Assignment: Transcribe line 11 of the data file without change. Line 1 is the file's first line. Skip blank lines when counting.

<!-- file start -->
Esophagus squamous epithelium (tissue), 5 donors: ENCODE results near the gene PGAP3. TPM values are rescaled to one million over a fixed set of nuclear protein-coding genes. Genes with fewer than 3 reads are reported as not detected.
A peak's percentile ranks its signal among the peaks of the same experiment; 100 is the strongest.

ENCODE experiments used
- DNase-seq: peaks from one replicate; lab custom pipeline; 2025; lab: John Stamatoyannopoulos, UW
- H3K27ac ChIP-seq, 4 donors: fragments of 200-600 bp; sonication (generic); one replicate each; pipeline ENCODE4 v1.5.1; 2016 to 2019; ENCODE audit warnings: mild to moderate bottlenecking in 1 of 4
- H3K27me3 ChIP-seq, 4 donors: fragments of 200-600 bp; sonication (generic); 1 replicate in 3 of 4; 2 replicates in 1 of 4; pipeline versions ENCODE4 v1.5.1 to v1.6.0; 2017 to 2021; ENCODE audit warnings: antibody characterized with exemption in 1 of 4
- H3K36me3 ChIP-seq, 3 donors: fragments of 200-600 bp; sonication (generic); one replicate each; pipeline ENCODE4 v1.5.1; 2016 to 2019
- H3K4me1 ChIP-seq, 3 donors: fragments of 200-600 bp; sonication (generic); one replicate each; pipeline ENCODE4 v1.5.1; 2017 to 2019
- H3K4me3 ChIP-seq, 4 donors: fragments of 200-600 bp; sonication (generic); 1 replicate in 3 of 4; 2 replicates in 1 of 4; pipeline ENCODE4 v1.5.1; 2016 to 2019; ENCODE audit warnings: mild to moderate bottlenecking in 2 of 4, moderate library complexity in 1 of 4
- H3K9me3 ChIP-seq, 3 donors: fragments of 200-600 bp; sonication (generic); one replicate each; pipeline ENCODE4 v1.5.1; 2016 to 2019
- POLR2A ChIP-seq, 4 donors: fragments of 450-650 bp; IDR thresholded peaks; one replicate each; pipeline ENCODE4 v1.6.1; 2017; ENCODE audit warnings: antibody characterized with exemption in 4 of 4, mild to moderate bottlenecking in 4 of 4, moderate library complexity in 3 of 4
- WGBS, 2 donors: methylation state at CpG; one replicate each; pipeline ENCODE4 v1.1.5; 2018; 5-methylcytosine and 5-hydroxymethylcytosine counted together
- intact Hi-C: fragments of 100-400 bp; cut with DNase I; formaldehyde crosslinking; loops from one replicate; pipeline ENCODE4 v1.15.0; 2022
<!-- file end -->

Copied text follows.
- POLR2A ChIP-seq, 4 donors: fragments of 450-650 bp; IDR thresholded peaks; one replicate each; pipeline ENCODE4 v1.6.1; 2017; ENCODE audit warnings: antibody characterized with exemption in 4 of 4, mild to moderate bottlenecking in 4 of 4, moderate library complexity in 3 of 4